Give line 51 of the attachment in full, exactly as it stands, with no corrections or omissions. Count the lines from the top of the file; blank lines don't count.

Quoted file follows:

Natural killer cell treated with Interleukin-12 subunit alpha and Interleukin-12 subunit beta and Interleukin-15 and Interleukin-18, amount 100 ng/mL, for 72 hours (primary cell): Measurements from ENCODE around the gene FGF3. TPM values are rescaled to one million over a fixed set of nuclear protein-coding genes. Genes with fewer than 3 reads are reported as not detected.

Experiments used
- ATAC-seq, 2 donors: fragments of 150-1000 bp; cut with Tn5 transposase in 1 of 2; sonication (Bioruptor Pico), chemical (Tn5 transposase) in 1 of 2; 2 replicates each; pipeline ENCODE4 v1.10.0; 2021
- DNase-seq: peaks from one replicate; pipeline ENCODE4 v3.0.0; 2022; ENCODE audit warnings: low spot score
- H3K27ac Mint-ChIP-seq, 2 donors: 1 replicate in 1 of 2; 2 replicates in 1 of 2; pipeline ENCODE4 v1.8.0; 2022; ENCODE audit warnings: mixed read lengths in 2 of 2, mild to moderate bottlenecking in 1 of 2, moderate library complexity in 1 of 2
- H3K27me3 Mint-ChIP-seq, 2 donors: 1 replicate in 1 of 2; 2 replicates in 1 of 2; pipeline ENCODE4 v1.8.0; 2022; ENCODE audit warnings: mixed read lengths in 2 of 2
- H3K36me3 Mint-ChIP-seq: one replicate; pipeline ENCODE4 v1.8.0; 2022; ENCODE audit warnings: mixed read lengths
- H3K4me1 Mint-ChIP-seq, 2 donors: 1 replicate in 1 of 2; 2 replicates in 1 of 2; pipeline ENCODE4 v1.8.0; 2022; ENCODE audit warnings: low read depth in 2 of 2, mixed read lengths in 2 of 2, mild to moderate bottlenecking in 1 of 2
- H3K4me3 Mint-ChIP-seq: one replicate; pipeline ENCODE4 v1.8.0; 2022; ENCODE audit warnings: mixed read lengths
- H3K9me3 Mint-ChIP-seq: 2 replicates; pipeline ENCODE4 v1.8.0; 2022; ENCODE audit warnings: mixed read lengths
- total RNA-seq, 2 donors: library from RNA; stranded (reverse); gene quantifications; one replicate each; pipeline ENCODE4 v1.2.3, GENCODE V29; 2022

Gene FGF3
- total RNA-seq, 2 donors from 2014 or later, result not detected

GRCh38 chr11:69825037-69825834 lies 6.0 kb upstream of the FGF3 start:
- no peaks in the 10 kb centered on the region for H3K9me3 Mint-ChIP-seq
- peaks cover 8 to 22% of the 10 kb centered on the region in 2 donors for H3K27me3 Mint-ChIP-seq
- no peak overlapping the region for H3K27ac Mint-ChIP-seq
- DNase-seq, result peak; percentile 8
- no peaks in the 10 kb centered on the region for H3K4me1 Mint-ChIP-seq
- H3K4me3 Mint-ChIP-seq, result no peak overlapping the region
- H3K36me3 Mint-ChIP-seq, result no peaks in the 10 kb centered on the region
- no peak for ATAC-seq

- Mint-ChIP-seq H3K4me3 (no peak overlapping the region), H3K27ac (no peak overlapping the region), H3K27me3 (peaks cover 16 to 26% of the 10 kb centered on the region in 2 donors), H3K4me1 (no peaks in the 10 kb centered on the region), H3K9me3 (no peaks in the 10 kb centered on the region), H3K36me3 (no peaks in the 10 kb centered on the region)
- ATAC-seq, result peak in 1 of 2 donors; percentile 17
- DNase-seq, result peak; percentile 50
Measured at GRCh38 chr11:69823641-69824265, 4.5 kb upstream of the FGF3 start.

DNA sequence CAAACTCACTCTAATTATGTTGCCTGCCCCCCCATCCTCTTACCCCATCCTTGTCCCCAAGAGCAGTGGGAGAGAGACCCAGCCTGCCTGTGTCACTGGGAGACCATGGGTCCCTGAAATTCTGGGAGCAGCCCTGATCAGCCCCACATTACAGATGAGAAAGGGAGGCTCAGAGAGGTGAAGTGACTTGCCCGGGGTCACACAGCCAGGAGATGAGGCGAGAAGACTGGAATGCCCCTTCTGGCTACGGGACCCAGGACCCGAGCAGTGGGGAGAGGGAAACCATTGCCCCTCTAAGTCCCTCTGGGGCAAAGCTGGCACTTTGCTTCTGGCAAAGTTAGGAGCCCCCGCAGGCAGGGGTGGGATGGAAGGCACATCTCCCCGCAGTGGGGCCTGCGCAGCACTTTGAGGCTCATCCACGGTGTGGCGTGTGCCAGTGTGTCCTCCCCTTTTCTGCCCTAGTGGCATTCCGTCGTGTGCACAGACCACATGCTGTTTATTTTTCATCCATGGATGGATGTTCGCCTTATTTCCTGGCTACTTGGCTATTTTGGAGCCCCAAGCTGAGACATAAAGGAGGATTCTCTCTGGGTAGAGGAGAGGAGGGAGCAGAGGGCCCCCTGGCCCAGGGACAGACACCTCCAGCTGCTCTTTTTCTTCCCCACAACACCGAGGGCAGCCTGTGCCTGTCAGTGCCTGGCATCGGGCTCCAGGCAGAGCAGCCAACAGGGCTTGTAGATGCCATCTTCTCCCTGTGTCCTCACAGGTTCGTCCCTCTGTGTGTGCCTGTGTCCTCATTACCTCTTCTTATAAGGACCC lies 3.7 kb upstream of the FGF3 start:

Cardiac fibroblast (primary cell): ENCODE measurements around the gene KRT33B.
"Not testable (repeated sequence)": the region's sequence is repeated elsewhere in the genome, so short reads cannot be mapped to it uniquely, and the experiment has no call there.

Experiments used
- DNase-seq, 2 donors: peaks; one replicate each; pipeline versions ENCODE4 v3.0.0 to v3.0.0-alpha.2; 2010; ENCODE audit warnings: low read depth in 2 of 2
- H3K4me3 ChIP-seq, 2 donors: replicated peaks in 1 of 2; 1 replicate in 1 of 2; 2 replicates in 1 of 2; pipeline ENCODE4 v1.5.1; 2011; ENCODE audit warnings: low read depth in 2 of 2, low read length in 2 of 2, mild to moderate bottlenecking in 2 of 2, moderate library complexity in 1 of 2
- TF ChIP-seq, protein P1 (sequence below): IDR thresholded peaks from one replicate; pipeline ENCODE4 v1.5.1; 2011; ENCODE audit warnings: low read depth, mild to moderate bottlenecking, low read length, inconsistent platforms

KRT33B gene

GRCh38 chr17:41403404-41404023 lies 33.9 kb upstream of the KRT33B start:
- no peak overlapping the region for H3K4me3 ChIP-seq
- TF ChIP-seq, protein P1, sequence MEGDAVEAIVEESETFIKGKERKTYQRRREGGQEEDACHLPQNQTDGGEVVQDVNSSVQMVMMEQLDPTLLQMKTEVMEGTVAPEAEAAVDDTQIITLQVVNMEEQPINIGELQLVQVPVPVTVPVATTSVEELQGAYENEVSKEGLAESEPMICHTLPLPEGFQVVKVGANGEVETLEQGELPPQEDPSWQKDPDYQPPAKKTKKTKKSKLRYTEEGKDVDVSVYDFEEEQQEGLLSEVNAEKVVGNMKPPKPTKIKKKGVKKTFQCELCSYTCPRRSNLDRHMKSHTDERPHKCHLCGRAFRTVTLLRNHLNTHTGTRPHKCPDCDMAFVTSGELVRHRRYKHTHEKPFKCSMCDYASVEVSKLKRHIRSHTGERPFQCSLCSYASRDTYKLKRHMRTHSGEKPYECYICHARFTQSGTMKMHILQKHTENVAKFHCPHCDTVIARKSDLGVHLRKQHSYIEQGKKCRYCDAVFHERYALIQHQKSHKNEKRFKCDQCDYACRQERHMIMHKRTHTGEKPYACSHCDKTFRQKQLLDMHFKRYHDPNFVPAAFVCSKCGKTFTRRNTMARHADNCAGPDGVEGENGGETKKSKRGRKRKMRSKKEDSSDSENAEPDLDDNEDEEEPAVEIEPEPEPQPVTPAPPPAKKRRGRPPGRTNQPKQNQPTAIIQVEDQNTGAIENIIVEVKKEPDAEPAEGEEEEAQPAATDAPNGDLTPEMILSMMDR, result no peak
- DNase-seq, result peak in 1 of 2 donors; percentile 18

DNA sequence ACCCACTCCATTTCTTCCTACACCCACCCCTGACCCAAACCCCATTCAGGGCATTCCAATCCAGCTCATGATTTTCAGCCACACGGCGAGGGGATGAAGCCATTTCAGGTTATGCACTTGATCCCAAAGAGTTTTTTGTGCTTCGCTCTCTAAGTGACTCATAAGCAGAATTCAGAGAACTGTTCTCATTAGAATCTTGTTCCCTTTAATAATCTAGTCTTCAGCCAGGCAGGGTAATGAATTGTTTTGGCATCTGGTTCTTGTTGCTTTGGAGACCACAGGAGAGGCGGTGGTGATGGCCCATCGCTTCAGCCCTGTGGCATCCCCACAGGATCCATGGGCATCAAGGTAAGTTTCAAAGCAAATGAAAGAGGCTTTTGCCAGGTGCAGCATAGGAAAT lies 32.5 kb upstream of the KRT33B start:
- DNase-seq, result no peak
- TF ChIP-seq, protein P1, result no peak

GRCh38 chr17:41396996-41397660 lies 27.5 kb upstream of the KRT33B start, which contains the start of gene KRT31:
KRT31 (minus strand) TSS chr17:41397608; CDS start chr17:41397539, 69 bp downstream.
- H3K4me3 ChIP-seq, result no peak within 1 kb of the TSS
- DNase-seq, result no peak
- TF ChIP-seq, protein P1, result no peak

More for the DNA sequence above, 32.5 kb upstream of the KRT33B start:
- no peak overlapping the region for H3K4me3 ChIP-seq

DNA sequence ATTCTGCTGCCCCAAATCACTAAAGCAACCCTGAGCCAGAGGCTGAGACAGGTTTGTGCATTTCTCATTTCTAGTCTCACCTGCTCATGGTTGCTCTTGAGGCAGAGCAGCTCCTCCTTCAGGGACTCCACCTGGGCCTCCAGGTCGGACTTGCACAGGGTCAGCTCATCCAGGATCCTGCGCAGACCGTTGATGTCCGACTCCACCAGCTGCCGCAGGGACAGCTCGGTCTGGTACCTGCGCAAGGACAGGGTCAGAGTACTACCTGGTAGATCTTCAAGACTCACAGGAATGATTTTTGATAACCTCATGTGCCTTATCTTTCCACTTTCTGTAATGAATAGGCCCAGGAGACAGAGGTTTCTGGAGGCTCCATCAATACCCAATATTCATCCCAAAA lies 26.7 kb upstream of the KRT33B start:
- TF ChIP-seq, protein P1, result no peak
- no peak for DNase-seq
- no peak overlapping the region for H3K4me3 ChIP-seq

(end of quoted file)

- no peak for DNase-seq